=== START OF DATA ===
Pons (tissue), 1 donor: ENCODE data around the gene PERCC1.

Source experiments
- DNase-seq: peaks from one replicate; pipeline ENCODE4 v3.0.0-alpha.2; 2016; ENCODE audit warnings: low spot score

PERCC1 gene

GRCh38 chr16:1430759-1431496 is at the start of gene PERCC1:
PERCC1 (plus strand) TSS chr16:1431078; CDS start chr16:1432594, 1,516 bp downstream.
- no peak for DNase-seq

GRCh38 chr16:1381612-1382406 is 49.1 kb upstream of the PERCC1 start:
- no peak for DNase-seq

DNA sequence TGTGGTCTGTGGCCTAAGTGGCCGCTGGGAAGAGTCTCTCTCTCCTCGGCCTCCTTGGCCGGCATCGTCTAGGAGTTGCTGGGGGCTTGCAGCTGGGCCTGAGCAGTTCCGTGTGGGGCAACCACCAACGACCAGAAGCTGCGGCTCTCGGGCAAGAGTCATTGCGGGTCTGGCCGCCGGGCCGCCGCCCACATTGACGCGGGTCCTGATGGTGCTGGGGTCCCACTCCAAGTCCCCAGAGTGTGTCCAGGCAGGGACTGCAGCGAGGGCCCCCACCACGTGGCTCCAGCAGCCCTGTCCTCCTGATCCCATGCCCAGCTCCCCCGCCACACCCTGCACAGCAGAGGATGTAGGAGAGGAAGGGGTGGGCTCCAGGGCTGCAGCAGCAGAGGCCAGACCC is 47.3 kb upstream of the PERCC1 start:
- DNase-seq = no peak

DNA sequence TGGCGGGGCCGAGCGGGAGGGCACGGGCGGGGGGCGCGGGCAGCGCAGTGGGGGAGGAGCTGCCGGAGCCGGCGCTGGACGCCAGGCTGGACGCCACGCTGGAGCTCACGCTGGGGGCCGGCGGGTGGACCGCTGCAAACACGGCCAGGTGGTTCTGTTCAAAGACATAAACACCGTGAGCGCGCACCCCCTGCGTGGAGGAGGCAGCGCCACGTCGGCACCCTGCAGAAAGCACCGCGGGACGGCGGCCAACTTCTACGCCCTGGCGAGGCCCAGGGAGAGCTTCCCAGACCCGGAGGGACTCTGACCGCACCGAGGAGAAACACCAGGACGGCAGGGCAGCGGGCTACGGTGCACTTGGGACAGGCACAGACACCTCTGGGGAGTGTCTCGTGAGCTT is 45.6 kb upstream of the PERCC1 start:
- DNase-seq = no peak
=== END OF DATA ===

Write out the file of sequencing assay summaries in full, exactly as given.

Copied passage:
Pons (tissue), 1 donor: ENCODE data around the gene PERCC1.

Source experiments
- DNase-seq: peaks from one replicate; pipeline ENCODE4 v3.0.0-alpha.2; 2016; ENCODE audit warnings: low spot score

PERCC1 gene

GRCh38 chr16:1430759-1431496 is at the start of gene PERCC1:
PERCC1 (plus strand) TSS chr16:1431078; CDS start chr16:1432594, 1,516 bp downstream.
- no peak for DNase-seq

GRCh38 chr16:1381612-1382406 is 49.1 kb upstream of the PERCC1 start:
- no peak for DNase-seq

DNA sequence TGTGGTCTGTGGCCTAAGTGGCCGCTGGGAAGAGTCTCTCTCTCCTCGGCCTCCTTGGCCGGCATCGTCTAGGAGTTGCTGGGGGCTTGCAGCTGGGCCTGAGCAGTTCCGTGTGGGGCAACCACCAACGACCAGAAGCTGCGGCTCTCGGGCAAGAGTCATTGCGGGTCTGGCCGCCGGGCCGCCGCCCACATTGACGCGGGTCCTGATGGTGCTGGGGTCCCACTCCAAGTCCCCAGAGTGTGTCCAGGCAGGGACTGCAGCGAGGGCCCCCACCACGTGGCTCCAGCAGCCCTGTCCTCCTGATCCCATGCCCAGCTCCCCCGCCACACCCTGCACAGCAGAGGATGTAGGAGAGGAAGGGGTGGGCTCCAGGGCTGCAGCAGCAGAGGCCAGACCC is 47.3 kb upstream of the PERCC1 start:
- DNase-seq = no peak

DNA sequence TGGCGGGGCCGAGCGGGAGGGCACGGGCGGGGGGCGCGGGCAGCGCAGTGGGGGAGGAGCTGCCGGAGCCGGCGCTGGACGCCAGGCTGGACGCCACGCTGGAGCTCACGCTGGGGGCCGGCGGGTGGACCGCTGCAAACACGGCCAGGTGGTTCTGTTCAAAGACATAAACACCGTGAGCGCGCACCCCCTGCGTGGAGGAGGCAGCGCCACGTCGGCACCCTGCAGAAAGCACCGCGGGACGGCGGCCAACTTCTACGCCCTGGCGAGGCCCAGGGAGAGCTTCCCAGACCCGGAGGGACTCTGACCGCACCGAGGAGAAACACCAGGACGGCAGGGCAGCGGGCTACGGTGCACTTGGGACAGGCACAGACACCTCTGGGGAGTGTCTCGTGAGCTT is 45.6 kb upstream of the PERCC1 start:
- DNase-seq = no peak